A member’s socket use is governed by a number of factors, including:
- How many peer members it connects to
- How many threads it has that update the cache and whether the threads share sockets
- Whether it is a server or a client,
- How many connections come in from other processes
The socket requirements described here are worst-case. Generally, it is not practical to calculate exact socket use for your applications. Socket use varies depending a number of factors including how many members are running, what their threads are doing, and whether threads share sockets.
To calculate any member’s socket requirements, add up the requirements for every category that applies to the member. For example, a cache server running in a distributed system with clients connected to it has both peer-to-peer and server socket requirements.
Every member of a distributed system maintains two outgoing and two incoming connections to every peer. If threads share sockets, these fixed sockets are the sockets they share.
For every thread that does not share sockets, additional sockets, one in and one out, are added for each peer. This affects not only the member’s socket count, but the socket count for every member the member thread connects to.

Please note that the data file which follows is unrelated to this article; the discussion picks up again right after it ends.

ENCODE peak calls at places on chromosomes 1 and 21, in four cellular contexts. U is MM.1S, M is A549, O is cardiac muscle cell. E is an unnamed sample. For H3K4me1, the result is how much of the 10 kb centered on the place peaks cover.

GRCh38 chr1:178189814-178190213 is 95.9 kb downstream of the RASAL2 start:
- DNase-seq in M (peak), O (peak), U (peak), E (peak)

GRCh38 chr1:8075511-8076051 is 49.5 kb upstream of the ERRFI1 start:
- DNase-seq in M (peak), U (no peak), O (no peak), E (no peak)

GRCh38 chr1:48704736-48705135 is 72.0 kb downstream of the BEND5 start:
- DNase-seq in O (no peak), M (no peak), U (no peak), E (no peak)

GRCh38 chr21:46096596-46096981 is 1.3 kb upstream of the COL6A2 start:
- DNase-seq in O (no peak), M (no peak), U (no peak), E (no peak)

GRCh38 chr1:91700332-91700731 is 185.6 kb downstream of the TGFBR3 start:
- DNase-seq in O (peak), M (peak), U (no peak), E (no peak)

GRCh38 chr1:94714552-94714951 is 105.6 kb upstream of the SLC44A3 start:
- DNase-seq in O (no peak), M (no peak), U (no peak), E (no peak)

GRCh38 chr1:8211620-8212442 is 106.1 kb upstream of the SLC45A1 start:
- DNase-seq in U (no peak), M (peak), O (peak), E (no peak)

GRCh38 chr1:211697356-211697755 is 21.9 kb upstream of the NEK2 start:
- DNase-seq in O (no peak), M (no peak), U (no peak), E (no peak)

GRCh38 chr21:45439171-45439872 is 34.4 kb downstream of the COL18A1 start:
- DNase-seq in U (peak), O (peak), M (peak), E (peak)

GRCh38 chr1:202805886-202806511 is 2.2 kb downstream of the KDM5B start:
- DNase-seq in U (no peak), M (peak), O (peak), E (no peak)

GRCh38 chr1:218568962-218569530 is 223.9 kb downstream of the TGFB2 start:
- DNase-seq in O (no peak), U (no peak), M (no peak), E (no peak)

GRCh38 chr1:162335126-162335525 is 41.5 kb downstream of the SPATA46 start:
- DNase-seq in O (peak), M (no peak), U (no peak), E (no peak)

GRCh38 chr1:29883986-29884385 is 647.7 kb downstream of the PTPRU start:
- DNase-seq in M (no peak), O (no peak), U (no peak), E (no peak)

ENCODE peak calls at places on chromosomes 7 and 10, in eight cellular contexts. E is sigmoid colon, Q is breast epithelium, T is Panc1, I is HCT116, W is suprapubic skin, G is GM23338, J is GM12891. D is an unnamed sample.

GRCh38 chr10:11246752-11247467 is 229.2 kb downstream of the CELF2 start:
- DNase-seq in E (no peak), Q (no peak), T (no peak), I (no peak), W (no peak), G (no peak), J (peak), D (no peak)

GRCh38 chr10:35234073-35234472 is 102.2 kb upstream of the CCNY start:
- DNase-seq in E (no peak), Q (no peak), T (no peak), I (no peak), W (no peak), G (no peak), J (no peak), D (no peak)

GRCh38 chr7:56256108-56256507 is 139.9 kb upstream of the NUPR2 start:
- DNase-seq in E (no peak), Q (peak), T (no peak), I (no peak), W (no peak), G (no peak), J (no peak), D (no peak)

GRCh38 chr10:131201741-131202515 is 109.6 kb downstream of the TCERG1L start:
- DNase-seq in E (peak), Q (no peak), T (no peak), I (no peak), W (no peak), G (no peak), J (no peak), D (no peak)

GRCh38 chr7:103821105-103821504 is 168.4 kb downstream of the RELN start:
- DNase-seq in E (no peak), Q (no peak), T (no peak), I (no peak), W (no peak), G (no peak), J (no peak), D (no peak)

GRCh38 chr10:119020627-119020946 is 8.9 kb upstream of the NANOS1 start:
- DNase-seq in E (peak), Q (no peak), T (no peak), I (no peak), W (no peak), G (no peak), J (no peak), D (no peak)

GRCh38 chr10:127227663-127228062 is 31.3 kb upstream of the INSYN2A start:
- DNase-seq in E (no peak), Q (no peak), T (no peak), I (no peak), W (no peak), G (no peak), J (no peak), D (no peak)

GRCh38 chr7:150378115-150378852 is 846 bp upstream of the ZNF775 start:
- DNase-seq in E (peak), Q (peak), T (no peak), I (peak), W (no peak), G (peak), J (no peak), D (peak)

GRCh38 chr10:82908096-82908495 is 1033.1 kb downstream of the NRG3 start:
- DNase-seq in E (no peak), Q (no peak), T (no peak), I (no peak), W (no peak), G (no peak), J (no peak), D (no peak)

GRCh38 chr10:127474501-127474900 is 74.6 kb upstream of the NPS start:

In this table:
- M is the total number of members in the distributed system.
- T is the number of threads in a member that own their own sockets and do not share.
|Peer Member Socket Description||Number Used|
Membership failure detection
Listener for incoming peer connections (server P2P)
Shared sockets (2 in and 2 out)
Threads that share sockets use these.
4 * (M-1)
|This member’s thread-owned sockets (1 in and 1 out for each thread, for each peer member).||
(T * 2) * (M-1)
Other member’s thread-owned sockets that connect to this member (1 in and 1 out for each). Note that this might include server threads if any of the other members are servers (see Server).
Summation over (M-1) other members of (T*2)
Note: The threads servicing client requests add to the total count of thread-owned sockets both for this member connecting to its peers and for peers that connect to this member.
Servers use one connection for each incoming client connection. By default, each connection is serviced by a server thread. These threads that service client requests communicate with the rest of the server distributed system to satisfy the requests and distributed update operations. Each of these threads uses its own thread-owned sockets for peer-to-peer communication. So this adds to the server’s group of thread-owned sockets.
The thread and connection count in the server may be limited by server configuration settings. These are max-connections and max-threads settings in the <cache-server> element of the